The big weather story for December came in a significant winter storm late in the month. The system dropped heavy rain — 1 to 2 inches — for portions of the eastern half of the state resulting in some new daily precipitation totals. Heavy snows were observed around the state with 10 inches around Kearney and just over a foot in east central Nebraska. More than 90 miles of I-80 were closed more than 24 hours due to wind, ice and snow, and roads in the Panhandle were deemed impassable.
Conditions were wet overall for Nebraska, which caps off a wet year for the state. Annual precipitation in Nebraska averaged 31.33 inches, more than 7 inches above normal and third wettest behind 1915 and 1993. Much of the upper Midwest (North Dakota, South Dakota, Minnesota, Wisconsin and Michigan) experienced their wettest year on record. The U.S. as a whole was second wettest.
Given the general persistence of wetness in the upper Missouri Basin and climate outlook for a continued wet pattern, an elevated spring flood potential should already be a consideration.
Precipitation for December totaled more than 2 inches for some portions of Nebraska — mostly occurring as rain rather than snow. Thanks to the late-month storm, daily rainfall records were set on Dec. 28 for Lincoln (2.12”), Omaha (1.76”), Grand Island (0.98”), Hastings (0.94”), and Norfolk (0.62”) airport observing locations. The highest daily rainfall amount was reported near Rising City, with 2.58 inches on Dec. 28.
Snow was plentiful for portions of the state as well. Areas of northern Nebraska saw 1 to 2 feet of snow, such as near Chadron and locations in the east. Southcentral Nebraska received about a foot during the month. Elsewhere around the state, snowfall totals were several inches.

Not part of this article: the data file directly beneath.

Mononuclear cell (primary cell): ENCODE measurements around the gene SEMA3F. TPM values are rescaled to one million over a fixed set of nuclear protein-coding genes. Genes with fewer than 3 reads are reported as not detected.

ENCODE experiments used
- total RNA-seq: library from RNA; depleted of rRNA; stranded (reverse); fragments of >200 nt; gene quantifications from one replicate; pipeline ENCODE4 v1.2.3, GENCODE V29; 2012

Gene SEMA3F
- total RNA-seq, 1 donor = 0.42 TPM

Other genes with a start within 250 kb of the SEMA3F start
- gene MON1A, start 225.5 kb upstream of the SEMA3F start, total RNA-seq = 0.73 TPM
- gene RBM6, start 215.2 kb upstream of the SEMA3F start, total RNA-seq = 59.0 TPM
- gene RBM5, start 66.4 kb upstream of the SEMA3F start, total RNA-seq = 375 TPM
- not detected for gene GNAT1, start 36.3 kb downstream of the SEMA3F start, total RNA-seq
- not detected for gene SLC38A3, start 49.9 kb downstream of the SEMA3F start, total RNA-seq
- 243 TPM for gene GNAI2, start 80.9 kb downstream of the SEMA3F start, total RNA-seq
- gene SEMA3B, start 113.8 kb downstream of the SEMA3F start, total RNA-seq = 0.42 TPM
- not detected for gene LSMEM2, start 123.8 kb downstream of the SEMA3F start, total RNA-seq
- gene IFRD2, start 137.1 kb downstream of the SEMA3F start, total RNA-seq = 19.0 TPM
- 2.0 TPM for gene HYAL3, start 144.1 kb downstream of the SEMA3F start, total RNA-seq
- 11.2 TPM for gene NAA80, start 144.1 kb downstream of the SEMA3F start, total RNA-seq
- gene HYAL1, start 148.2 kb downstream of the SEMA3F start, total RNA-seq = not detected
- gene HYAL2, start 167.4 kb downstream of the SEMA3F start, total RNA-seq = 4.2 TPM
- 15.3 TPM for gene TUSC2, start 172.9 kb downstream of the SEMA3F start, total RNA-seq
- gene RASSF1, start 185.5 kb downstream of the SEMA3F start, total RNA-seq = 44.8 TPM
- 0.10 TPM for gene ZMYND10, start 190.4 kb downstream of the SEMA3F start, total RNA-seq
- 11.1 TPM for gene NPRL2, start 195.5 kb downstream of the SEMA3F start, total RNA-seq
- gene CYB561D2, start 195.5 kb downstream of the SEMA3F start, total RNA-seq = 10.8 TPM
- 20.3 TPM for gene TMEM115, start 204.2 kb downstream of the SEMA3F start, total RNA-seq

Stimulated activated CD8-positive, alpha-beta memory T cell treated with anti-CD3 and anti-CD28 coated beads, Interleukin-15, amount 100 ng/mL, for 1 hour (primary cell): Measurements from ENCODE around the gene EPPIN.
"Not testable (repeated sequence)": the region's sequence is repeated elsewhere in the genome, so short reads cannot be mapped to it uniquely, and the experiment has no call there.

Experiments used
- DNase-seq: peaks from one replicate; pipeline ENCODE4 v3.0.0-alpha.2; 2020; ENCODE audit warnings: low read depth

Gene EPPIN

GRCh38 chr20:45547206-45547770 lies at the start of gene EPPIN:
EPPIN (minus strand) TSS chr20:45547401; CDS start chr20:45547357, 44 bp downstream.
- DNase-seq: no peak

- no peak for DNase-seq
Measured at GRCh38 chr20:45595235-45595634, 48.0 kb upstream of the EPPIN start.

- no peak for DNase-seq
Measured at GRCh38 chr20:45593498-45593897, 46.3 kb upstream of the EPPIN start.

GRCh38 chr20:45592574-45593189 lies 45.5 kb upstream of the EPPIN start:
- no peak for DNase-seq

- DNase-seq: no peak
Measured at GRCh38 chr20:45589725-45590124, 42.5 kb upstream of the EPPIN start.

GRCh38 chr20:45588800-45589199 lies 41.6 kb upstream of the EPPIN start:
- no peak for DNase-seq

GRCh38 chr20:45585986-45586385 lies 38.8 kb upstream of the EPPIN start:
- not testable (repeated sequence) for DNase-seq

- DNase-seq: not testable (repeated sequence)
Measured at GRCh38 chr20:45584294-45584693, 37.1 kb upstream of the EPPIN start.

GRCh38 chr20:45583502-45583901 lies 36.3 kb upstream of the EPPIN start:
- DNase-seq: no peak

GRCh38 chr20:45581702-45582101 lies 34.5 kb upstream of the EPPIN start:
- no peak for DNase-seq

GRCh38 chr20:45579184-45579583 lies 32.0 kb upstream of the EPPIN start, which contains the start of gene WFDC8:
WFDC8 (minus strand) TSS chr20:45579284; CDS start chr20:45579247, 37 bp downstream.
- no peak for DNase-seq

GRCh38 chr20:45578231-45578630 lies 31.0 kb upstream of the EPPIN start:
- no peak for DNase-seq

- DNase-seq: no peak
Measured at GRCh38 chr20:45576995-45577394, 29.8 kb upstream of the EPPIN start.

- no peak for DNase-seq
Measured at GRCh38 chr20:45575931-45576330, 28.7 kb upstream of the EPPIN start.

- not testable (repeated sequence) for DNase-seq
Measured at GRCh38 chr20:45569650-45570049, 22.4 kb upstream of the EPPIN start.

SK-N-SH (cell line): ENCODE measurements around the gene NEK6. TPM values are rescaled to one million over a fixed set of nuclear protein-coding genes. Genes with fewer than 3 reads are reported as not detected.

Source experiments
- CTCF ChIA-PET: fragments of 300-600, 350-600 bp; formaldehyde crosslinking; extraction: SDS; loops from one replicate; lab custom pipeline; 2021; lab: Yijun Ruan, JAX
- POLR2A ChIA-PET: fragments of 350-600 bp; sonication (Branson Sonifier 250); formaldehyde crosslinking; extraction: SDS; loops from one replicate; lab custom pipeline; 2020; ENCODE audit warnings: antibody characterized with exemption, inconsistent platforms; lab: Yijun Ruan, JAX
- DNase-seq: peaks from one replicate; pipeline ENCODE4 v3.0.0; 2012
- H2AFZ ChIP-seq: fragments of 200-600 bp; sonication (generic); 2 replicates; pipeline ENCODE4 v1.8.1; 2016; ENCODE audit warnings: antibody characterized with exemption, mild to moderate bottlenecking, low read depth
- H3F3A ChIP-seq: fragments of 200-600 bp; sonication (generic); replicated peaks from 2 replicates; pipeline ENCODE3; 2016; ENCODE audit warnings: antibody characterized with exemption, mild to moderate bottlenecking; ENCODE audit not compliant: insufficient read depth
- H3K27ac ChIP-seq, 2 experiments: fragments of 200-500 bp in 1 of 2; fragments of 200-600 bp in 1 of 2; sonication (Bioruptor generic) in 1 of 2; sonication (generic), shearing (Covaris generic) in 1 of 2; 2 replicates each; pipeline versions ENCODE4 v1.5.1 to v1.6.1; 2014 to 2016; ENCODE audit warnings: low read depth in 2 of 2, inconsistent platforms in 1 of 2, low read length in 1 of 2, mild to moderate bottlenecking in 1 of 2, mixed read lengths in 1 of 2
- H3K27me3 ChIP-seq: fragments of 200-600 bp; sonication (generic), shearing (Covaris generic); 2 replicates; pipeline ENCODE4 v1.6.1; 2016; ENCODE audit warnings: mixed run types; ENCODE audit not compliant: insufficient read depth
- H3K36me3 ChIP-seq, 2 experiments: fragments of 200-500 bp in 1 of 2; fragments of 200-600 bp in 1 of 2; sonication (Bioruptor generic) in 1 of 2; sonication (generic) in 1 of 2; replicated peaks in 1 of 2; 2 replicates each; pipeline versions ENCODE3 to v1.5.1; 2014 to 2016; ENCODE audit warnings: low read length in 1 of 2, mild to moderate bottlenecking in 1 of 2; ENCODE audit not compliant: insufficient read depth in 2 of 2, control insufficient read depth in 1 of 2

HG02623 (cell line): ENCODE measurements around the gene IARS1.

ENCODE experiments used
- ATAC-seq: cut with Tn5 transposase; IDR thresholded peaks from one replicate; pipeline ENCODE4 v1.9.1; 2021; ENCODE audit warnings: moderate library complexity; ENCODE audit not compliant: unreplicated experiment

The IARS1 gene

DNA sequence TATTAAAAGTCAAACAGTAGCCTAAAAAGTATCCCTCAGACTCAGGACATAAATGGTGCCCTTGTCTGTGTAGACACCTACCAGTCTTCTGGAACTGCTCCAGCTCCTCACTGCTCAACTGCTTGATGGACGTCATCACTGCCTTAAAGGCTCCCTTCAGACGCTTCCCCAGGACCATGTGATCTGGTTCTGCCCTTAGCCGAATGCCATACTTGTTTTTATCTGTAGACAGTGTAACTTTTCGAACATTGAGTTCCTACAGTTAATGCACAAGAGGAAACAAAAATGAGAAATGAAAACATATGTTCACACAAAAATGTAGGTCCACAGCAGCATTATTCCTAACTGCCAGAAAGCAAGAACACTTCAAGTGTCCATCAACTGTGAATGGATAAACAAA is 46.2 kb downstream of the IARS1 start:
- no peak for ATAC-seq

According to the U.S. drought monitor, a small pocket of abnormal dryness exists in southwest Nebraska in Hitchcock, Red Willow and Furnas counties.
Temperatures overall were relatively mild and averaged a few degrees warmer than normal. The departures were stronger at night (5.3 above average) than during the day (3.5 above average). Statewide, the average temperature was 30.2°F. The lowest temperatures statewide were below zero for a few pockets in the northwest and northeast (-7°F south of Harrison). However, we almost reached as warm as 70°F during the month, with a 69°F observation in the southwest. No significant frost depth exists across the state at this time. Daily average soil temperatures at the 4- inch depth are above 30 degrees.
In the short-term, the climate outlook for mid-January splits the U.S. into a pattern of cooler than normal in the west and warmer than normal in the east. Nebraska lies in the increased chances for cooler weather. Much of the country is in a wetter-than-normal pattern, including Nebraska. For the month of January, the outlook from the Climate Prediction Center released on Dec. 31 puts Nebraska essentially in the equal chances category, with not a lot of guidance. There is a cool pocket to our west and wet to our northwest, just grazing the northern Nebraska panhandle.
Seasonally, the trend for January to March remains similar to the winter outlook. A pocket of colder-than-normal temperatures in the upper Midwest and wetter than normal for much of the northern half of the U.S. Should the wet trend continue, the potential for spring flooding should be carefully watched. Conditions as we end winter, such as storm frequency, frost depth and river ice formation, will be important for flood severity and timing.
Nebraska’s statewide weather network operated by the Nebraska Mesonet at the University of Nebraska-Lincoln cataloged the following extremes this December:
- Highest air temperature: 69°F on Dec. 22 at Indianola 8SW
- Lowest air temperature: -3°F on Dec. 10 at Sparks 5NE
- Highest 4-inch bare soil temperature: 47°F on Dec. 8 at Wood River 5SE
- Lowest 4-inch bare soil temperature: 23°F on Dec. 15 at Fordyce 4N
- Highest one-day rain event: 2.35 inches on Dec. 29 at Walton 5NW
- Highest 5-second wind gust:
- 52 mph on Dec. 1 at Hayes Center 3N
- Wind chill: -18°F on Dec. 10 at Sparks 5NE
Source: The Nebraska Mesonet at Nebraska State Climate Office, University of Nebraska-Lincoln